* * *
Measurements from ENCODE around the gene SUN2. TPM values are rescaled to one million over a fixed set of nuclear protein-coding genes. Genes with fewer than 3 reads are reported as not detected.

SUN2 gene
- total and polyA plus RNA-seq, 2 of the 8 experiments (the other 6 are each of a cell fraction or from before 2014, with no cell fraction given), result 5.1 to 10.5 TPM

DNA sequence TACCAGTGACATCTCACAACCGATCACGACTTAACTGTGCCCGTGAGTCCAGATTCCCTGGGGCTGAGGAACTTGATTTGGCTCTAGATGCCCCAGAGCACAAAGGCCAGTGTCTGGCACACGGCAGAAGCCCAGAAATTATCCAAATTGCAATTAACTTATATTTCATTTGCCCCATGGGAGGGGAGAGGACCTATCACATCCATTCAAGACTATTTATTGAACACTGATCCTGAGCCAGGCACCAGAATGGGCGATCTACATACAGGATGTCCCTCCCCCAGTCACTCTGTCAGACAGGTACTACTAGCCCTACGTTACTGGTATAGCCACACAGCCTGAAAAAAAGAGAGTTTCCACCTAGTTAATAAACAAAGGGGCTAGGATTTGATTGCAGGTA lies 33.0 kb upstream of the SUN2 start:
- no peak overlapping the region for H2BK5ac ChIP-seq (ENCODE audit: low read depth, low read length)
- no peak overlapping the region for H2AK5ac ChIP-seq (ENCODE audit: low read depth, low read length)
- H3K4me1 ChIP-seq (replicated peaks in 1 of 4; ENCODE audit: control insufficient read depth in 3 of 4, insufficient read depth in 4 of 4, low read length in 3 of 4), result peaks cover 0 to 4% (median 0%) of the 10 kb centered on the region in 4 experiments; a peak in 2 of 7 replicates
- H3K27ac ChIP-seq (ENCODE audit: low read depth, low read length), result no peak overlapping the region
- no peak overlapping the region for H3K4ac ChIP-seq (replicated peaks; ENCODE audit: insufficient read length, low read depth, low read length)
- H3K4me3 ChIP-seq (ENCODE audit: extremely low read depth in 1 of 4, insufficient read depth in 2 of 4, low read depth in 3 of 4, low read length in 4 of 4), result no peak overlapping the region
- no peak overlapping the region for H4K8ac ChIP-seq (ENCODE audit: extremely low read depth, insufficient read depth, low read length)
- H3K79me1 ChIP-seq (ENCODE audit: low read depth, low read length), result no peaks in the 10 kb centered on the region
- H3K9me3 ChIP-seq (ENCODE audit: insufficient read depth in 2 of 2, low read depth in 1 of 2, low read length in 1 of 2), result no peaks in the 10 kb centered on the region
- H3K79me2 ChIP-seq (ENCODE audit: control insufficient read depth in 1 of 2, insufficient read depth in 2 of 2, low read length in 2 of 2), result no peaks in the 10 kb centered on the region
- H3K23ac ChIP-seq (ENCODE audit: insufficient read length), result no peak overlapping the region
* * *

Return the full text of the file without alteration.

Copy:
Measurements from ENCODE around the gene SUN2. TPM values are rescaled to one million over a fixed set of nuclear protein-coding genes. Genes with fewer than 3 reads are reported as not detected.

SUN2 gene
- total and polyA plus RNA-seq, 2 of the 8 experiments (the other 6 are each of a cell fraction or from before 2014, with no cell fraction given), result 5.1 to 10.5 TPM

DNA sequence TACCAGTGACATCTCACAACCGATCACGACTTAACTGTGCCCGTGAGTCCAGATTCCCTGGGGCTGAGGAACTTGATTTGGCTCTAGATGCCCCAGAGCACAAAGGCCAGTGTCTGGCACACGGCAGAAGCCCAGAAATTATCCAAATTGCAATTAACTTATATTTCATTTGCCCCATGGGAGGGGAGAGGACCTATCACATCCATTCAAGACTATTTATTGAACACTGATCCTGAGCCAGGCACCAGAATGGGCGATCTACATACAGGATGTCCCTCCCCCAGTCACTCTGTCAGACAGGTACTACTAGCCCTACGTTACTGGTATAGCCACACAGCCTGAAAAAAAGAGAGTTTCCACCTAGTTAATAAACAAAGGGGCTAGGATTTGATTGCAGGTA lies 33.0 kb upstream of the SUN2 start:
- no peak overlapping the region for H2BK5ac ChIP-seq (ENCODE audit: low read depth, low read length)
- no peak overlapping the region for H2AK5ac ChIP-seq (ENCODE audit: low read depth, low read length)
- H3K4me1 ChIP-seq (replicated peaks in 1 of 4; ENCODE audit: control insufficient read depth in 3 of 4, insufficient read depth in 4 of 4, low read length in 3 of 4), result peaks cover 0 to 4% (median 0%) of the 10 kb centered on the region in 4 experiments; a peak in 2 of 7 replicates
- H3K27ac ChIP-seq (ENCODE audit: low read depth, low read length), result no peak overlapping the region
- no peak overlapping the region for H3K4ac ChIP-seq (replicated peaks; ENCODE audit: insufficient read length, low read depth, low read length)
- H3K4me3 ChIP-seq (ENCODE audit: extremely low read depth in 1 of 4, insufficient read depth in 2 of 4, low read depth in 3 of 4, low read length in 4 of 4), result no peak overlapping the region
- no peak overlapping the region for H4K8ac ChIP-seq (ENCODE audit: extremely low read depth, insufficient read depth, low read length)
- H3K79me1 ChIP-seq (ENCODE audit: low read depth, low read length), result no peaks in the 10 kb centered on the region
- H3K9me3 ChIP-seq (ENCODE audit: insufficient read depth in 2 of 2, low read depth in 1 of 2, low read length in 1 of 2), result no peaks in the 10 kb centered on the region
- H3K79me2 ChIP-seq (ENCODE audit: control insufficient read depth in 1 of 2, insufficient read depth in 2 of 2, low read length in 2 of 2), result no peaks in the 10 kb centered on the region
- H3K23ac ChIP-seq (ENCODE audit: insufficient read length), result no peak overlapping the region